The taste of the leaves ranges from bitter to sweet, may vary per tree, and is described as more pleasant during the dry season. The leaflets are stripped from the rachis and eaten either raw or cooked like cabbage,[11] inspiring the common name "cabbage tree".[25] They may be served with bread as a nutritious addition to many meals.[21][22] In the Konso region of Ethiopia, balls of mixed flours – and sometimes cereals – are typically boiled in salt water and served alongside the leaves.[11] The Siltʼe people use cornmeal as the principal flour, and include onions and chilies to create a dish called kurkufa. In a variation of this preparation, known as fosesae, the cornmeal is first mixed with water to create a doughy consistency, and then cooked with the leaves and spices.[22] Dried, crushed leaves may be added to chegga, a traditional sorghum brew of the Dirashe people.[21]

Other parts

Because the fruits are slightly bitter, even when young, they are normally prepared only in times when other crops are scarce.[11] The flowers may also be boiled or eaten fresh.[21] The seeds yield an aromatic, edible oil that may be used for cooking or as a dressing for salads.[26]

Other uses

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M. stenopetala nursery in the Gurage Zone of Ethiopia

It is used for shading of Capsicum and Sorghum crops, and as a companion plant.[1] A 2015 survey across Derashe and Konso villages found that most households grow M. stenopetala trees, having done so their entire life; all had consumed the tree as food, many relied on it for income, and some used it for medicinal purposes.[21]

Another use is the clarification and purification of water to make it potable. A powder made by grinding the seeds is found to be more effective at coagulating substances in suspension than the seeds of M. oleifera, which is used for this purpose in India.[27] When powdered, the tree bark has adsorbent properties which may be effective in industrial wastewater treatments.[28]

Folk medicine

M. stenopetala has a history of purported applications in folk medicine throughout its native range. The Ilchamus people of Kenya chew or boil the roots for cough relief and strength. Among the Turkana people, those with leprosy drink a decoction of the leaves.[11] The macerated roots and/or leaves are boiled in water and taken as a herbal remedy throughout southern Ethiopia for various conditions, such as malaria, diarrhea, and dysentery.[11][29] The Konso people use the dried leaves to make a tea or herbal extract, which they believe to have a soothing effect on respiratory ailments.[13] Sap extracts from the branches and leaves may be applied externally by the Dirashe people to promote hygiene.[21]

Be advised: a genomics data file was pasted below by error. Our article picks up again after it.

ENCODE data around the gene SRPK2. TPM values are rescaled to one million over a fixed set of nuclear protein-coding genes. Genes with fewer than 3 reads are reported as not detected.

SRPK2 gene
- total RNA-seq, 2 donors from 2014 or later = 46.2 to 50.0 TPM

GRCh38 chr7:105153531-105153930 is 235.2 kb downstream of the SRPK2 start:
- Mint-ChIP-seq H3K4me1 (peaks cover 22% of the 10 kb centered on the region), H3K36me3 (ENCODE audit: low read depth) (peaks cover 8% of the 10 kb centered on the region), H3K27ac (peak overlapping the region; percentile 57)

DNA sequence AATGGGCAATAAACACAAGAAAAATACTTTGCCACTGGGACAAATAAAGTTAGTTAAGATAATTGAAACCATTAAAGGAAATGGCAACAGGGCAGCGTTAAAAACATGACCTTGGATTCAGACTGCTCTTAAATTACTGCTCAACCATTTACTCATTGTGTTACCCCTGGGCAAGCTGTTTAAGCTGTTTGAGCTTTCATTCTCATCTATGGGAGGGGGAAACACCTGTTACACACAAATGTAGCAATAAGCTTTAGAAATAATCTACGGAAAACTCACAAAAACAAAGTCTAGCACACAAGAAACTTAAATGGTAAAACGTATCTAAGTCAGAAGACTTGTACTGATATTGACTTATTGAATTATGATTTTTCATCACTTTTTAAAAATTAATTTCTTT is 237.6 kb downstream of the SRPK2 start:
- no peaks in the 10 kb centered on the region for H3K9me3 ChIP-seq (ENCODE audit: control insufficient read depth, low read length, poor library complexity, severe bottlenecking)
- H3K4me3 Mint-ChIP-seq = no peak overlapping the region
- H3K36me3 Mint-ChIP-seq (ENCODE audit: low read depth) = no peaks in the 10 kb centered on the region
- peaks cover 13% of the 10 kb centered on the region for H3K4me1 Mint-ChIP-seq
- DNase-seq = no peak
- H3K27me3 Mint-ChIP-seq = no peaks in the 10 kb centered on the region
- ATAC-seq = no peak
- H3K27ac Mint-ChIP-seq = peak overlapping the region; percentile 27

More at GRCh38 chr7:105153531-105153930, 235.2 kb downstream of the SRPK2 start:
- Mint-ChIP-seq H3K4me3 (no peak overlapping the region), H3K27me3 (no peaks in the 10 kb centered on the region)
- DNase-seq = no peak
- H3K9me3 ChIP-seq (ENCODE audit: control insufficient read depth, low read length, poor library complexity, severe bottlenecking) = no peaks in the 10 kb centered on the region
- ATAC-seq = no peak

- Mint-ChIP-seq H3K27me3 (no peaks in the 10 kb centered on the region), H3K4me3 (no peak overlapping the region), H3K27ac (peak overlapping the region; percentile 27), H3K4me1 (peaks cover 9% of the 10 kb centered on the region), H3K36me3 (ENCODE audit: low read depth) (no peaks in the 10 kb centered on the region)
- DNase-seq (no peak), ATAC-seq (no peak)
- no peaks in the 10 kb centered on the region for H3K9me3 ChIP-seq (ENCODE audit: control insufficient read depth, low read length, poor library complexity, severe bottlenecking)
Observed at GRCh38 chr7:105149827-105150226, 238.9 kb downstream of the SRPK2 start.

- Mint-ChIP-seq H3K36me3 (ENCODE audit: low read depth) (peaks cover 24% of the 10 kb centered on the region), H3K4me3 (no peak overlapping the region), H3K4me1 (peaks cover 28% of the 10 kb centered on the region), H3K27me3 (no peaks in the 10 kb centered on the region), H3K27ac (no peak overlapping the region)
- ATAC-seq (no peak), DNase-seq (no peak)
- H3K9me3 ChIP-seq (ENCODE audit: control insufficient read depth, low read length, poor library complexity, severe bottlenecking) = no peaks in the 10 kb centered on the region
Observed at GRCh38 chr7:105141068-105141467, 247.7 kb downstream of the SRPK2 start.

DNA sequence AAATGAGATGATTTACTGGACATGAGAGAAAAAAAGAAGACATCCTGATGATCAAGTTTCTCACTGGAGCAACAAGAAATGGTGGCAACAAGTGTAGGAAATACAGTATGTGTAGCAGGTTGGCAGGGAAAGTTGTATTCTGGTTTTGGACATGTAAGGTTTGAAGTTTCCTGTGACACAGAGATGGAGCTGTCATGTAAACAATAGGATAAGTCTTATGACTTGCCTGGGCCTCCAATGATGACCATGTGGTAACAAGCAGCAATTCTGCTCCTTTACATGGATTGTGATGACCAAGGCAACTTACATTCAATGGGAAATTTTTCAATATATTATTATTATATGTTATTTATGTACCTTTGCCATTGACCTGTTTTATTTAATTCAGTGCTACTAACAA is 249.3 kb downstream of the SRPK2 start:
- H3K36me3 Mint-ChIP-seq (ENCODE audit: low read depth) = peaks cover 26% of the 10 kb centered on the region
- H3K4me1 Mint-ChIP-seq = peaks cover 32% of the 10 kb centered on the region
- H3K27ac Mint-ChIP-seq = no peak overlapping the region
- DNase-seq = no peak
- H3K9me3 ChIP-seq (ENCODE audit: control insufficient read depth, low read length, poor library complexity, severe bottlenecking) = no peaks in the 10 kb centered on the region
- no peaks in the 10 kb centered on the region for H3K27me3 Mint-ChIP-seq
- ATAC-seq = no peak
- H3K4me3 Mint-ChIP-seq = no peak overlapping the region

Research

Like its sister species M. oleifera, Moringa stenopetala is under basic research to determine whether it has bioactive properties;[11] its potential effects in humans remain unconfirmed.

Gallery

See also

Other African moringa species:

References

  1. ^ a b c Under its current treatment of Moringa stenopetala (from its basionym, Donaldsonia stenopetala), this species was published in Senckenbergiana Biologica 38: 407. 1957. "Moringa stenopetala". Germplasm Resources Information Network (GRIN). Agricultural Research Service (ARS), United States Department of Agriculture (USDA). Retrieved January 1, 2012.
  2. ^ The basionym of Moringa stenopetala, Donaldsonia stenopetala, was first described and published in Journal of Botany, British and Foreign 1896: 53. 1896. "Donaldsonia stenopetala". Germplasm Resources Information Network (GRIN). Agricultural Research Service (ARS), United States Department of Agriculture (USDA). Retrieved January 1, 2012.